Version 2.0: MLB cities that lost their teams and got them back
By Denis Lagacé
When thinking of Nos Amours and the possibility of having them back one day, the pessimists will often recognize that Montreal did have a team and they lost it. Little do they know that almost a third of the current MLB cities have gone thru the same process as Montreal. Hosting pre-season games might not seem like a big deal to some people, but it is. The step by step process that has been established by the potential ownership group is logical since it has worked for other cities. The next step, having regular season games, is not only a huge mental win for the fans wanting a team back, but it could be a big step to get a team back one day.
Cities who have lost one MLB teams
Seattle probably owns the record of the shortest running franchise in MLB history. A year after the county had voted in favour of a new domed stadium to be built (that later turned out to be the Kingdome) Seattle was awarded an MLB franchise in 1969. One year after operation the owners filed for bankruptcy and the team was bought out by an automotive dealer in Milwaukee moved them and ultimately renamed them the Brewers. Ironically, the Kingdome only broke ground in 1972 and opened in 1976, a full 6 years after the team who were first supposed to play there had moved. All worked out well when Seattle was awarded a new franchise in the American League to the city in 1977. If you look at the old logos from the Seattle Pilots, the Seattle Mariners and the Milwaukee Brewers, you will notice that the pattern of colours used by all teams is almost identical.
The first Baltimore Orioles began play in 1901. Firstly, the owner had its sights on another city, New York, but because the powerful New York Giants opposed to the move (territorial rights) the then owner decided to put the team in Baltimore. After 2 years of then owners jumping ships and joining the Giants ownership, the representatives finally held talks to calm the waters and opened the door for the Orioles to move to their first desired location of the Big Apple. When the team moved in 1903 they were named the Highlanders because of the then stadium who was built on top of a hill in Manhattan. Ultimately the team changed names in 1913 when they became the world renowned New York Yankees. Baltimore got their chance again in 1954 when a team who were formally known as the Browns moved to Mobtown and became the second incarnation of the O’s.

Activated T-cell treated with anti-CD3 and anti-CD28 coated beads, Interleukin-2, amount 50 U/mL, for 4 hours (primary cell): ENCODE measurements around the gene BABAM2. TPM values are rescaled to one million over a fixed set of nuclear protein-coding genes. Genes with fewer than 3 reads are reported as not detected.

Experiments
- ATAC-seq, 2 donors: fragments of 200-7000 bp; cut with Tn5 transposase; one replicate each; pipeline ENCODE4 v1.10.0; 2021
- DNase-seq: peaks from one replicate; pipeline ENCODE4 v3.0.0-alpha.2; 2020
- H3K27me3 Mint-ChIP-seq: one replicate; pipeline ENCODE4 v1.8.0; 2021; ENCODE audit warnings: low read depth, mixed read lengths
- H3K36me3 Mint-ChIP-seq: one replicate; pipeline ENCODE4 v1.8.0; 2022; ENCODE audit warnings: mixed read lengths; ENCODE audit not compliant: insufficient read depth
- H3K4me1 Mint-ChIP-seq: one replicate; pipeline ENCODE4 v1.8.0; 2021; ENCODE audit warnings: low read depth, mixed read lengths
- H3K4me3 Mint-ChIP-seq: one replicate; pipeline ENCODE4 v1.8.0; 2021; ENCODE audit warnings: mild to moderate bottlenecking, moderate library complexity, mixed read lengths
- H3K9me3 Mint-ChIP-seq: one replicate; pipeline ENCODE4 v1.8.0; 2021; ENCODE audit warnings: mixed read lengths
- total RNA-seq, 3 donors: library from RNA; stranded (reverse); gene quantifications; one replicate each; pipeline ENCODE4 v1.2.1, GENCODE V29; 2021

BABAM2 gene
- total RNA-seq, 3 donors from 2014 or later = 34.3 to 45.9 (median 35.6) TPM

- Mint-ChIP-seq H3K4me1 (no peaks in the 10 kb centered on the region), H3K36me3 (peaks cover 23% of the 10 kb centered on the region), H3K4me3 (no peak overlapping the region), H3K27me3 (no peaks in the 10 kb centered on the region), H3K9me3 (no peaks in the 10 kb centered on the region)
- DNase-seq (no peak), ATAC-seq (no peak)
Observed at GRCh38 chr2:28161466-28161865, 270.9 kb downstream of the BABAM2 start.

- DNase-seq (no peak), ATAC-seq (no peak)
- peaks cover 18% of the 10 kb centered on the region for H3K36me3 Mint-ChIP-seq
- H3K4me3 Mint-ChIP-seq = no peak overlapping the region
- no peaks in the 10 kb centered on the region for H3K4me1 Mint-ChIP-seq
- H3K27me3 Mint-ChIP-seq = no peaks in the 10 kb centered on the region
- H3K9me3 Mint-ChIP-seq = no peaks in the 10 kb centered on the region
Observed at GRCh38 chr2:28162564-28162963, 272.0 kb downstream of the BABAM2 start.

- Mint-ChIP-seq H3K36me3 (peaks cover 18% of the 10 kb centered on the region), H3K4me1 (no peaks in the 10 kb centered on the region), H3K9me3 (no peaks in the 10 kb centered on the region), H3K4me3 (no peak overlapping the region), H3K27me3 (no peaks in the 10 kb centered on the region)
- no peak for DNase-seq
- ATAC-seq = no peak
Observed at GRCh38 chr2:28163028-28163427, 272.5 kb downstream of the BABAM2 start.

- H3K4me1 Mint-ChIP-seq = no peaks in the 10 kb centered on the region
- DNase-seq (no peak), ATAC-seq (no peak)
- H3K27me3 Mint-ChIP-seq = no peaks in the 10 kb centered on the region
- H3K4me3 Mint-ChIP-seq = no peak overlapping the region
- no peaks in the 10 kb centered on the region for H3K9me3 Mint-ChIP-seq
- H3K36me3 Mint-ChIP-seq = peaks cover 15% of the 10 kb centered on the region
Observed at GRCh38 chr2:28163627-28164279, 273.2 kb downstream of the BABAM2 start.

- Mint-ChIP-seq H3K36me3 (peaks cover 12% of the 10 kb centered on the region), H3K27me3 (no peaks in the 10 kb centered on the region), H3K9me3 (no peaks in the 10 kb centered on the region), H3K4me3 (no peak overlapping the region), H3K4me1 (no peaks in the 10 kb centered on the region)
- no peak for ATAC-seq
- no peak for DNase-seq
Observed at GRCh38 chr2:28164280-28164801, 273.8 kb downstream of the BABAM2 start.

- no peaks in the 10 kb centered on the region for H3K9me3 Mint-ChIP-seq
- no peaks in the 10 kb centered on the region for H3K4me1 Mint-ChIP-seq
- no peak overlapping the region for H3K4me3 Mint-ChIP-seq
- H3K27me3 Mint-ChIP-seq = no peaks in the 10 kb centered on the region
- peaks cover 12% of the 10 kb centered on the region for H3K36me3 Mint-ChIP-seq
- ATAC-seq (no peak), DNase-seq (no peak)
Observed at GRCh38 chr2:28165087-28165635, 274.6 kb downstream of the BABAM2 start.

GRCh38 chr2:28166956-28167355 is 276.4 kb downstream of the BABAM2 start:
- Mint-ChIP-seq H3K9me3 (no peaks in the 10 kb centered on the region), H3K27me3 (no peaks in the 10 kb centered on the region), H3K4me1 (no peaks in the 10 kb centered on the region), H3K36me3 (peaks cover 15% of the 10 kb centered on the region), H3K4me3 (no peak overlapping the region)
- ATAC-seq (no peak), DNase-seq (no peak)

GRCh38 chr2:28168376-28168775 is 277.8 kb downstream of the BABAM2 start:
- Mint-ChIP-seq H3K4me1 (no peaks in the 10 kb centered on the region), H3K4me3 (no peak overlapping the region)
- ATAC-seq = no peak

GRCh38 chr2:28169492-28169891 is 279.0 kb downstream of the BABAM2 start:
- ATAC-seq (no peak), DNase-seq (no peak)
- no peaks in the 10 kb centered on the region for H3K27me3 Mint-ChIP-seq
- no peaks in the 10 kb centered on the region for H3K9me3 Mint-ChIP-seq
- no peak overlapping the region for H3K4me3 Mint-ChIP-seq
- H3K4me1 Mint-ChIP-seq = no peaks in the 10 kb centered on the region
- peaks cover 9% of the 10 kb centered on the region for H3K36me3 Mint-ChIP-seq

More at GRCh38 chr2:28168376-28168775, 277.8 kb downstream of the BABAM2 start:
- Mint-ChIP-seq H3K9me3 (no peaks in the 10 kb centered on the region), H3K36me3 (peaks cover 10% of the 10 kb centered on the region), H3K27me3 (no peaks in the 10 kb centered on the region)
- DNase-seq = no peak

Most of you don’t know that the reining World Series champs are named after a livestock show. Yes, a livestock show. But before the Royals arrived in 1969 the Kansas City Athletics ruled K.C. As some of you may suspect, the Athletics moved to Oakland in 1968, but by doing so the then owner broke the law. Because Kansas City had already begun the process of building a new stadium they decided to give the city a new franchise and the Royals were born.
Cities who had two franchises and lost one
St. Louis was one of the cities where not one, but two baseball teams played. The Cardinals franchise has been in St. Louis since 1882. Although they were thru a few name changes, they have been named the Cardinals since 1900. As you will see later, the St. Louis Browns were born after the Milwaukee Brewers moved to The Lou in 1902. The team played there for 51 years before moving to Baltimore.
Most baseball fans know Phily as the home of the Phillies. Since 1883 the franchise has guided the city of Brotherly Love to two World Series titles. But between 1901 and 1954 they had a brother in the city named the Athletics. Yes, again the Athletics. Who then moved to K.C. and then moved again to Oakland. Those Athletics sure moved a lot!
Cities who have lost two MLB teams